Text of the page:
25% of New Yorkers wouldn't date someone in a different boro: Survey
Would you leave your borough for love? A quarter of New Yorkers say no.
According to a new survey from rent.com, 25% of city-dwellers said they wouldn't consider dating someone who lived in a different borough.
The results split evenly between men and women - both at exactly 25% -- but at 28%, Manhattan nabbed the highest percentage of residents who wouldn't date someone from another borough. Queens came in lowest at 23%.
Shamir A. Khan, a psychologist who treats couples, said the city's singles may not be willing to venture to other borough for many reasons, including convenience, subway travel time, dating where you work, and stereotypes about people who live in other borough.
"NYC is a tough place for singles to find a solid connection," Khan said. It's possible "Manhattanites would have certain stereotypes about someone living in Staten Island, possibly, the other way around too," he said. But "people need to remain flexible and open and not stereotype or exclude based on borough."
Khan added tha couples living in different boroughs should "learn to agree on mangaing expectations" and "develop a routine so that one person isn't always feeling like they're the one traveling."
Still, some New Yorkers said dating people in different boroughs can be too much to handle.
"I've done it, and I hated it," said Brian Roces, 43, who lives on the Lowers East Side. "I never dated anyone else who was geographically undesirable after her, I only dated girls in Manhattan," said Roces, who is now married (to someone who lived in Manhattan when they met).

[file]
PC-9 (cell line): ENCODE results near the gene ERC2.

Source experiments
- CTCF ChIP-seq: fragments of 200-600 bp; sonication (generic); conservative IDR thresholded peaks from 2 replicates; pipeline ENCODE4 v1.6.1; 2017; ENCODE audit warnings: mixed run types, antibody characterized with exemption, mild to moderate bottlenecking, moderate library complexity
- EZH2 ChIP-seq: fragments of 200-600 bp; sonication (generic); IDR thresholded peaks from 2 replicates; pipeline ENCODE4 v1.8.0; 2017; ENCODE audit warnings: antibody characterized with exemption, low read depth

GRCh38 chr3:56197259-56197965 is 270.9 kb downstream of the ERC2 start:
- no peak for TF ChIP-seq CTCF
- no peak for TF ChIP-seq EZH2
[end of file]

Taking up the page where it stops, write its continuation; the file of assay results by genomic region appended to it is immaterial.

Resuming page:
Nelson and Laura Fernandez, however, overcame the inter-borough gulf.
The couple met in the early 1990s at Baruch College, when Nelson lived in Flushing and Laura lived in Bensonhurst. The commute between their apartments - sometimes more than two hours - wasn't easy, Nelson said, but they made it work.
"The hardest part was always that, in the back of your mind, you were always thinking about how late it would be when you got home," said Nelson, 41.
But five years later, and many long nights on the subway and driving in the car, the couple married.
"There were times when it was a painful, especially with the trains being what they were back then," he said. "But it was worth it."